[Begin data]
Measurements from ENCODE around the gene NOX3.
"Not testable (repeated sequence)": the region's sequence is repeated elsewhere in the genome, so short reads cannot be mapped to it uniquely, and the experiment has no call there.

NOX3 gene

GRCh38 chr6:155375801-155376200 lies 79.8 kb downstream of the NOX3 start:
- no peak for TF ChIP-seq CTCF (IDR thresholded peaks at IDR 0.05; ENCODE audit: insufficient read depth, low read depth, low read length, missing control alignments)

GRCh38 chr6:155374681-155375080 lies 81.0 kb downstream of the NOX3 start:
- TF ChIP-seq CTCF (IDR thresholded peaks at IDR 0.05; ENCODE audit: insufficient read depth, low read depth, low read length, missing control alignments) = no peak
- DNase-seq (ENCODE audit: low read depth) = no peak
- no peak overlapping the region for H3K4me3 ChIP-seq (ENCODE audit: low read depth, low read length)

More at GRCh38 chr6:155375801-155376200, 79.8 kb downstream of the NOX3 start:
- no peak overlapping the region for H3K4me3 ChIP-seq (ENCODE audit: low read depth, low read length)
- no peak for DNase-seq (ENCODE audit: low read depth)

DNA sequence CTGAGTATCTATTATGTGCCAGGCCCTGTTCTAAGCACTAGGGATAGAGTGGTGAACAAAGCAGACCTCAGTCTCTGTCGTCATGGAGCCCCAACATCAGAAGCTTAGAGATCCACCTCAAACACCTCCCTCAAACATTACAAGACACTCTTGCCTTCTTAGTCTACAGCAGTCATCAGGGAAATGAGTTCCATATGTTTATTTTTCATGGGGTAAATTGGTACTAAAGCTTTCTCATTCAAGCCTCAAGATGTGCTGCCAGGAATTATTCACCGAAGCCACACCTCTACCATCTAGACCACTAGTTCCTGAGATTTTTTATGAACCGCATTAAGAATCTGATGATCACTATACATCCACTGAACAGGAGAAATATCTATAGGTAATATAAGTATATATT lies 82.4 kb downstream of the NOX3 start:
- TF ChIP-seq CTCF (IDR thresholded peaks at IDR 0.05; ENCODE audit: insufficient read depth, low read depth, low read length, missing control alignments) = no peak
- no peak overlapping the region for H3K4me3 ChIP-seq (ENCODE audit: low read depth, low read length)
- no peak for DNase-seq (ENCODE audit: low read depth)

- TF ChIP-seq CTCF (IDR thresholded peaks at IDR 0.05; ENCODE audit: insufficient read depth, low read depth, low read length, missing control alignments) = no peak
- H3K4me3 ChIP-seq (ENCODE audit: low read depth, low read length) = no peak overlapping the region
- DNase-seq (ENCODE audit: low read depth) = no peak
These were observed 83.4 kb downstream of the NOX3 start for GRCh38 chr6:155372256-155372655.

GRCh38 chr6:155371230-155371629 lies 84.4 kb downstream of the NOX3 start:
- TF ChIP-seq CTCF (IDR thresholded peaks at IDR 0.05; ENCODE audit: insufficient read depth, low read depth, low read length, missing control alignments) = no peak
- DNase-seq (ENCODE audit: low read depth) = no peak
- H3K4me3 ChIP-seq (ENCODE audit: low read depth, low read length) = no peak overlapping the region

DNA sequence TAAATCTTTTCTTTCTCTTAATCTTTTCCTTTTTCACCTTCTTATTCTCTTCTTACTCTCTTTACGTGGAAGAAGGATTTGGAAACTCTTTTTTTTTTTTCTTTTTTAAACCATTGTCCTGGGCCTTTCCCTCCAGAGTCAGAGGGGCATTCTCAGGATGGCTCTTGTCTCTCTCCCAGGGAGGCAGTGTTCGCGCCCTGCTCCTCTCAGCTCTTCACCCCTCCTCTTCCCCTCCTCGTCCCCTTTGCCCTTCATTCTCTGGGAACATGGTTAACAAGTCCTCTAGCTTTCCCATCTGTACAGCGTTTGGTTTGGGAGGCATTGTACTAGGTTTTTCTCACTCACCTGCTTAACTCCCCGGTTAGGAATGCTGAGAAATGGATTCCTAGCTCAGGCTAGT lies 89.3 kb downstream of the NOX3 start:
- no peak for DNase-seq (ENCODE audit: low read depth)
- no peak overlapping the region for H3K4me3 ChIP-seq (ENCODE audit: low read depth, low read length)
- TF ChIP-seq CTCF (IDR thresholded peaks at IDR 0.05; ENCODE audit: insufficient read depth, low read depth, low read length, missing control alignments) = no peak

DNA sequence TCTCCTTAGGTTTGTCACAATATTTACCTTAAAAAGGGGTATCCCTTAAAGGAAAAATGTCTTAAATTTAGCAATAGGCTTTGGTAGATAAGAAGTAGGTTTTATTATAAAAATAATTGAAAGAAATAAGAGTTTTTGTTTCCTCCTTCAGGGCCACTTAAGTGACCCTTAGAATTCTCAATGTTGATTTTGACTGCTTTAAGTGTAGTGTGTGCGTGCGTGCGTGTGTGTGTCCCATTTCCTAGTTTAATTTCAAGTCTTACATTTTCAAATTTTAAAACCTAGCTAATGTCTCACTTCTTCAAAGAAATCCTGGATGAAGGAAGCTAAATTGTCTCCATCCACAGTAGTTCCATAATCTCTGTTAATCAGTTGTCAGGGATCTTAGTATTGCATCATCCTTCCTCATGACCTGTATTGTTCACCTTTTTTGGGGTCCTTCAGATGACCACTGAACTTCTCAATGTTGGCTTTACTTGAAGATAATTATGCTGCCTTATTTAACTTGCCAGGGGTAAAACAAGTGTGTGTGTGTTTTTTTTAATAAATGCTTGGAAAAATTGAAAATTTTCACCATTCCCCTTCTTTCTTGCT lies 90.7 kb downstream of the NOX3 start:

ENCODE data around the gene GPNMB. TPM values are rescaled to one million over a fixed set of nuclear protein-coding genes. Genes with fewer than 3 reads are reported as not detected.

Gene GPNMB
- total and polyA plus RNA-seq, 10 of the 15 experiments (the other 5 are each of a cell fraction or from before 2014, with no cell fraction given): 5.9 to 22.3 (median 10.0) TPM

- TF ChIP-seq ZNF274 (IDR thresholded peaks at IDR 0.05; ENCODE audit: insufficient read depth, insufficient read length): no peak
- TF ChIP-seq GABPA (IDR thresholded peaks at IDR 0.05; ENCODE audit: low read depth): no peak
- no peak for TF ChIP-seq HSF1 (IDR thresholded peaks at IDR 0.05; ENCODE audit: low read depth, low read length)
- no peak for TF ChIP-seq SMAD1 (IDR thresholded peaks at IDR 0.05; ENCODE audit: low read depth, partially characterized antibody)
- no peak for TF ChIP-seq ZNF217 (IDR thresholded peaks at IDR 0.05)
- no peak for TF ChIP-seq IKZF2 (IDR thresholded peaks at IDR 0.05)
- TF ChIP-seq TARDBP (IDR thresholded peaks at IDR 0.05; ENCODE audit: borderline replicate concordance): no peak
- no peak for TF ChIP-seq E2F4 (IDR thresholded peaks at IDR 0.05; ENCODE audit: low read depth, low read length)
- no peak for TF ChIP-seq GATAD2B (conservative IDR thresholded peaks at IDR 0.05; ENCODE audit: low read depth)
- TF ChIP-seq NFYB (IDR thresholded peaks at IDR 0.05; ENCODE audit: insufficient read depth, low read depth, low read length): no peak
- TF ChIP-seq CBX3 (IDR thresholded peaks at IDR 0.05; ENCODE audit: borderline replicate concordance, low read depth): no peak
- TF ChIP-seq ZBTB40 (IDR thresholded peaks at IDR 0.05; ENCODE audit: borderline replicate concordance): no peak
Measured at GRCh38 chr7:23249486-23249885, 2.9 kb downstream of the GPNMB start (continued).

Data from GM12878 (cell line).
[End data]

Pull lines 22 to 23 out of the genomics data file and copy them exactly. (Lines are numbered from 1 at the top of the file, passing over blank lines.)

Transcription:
- TF ChIP-seq CTCF (IDR thresholded peaks at IDR 0.05; ENCODE audit: insufficient read depth, low read depth, low read length, missing control alignments) = no peak
- DNase-seq (ENCODE audit: low read depth) = no peak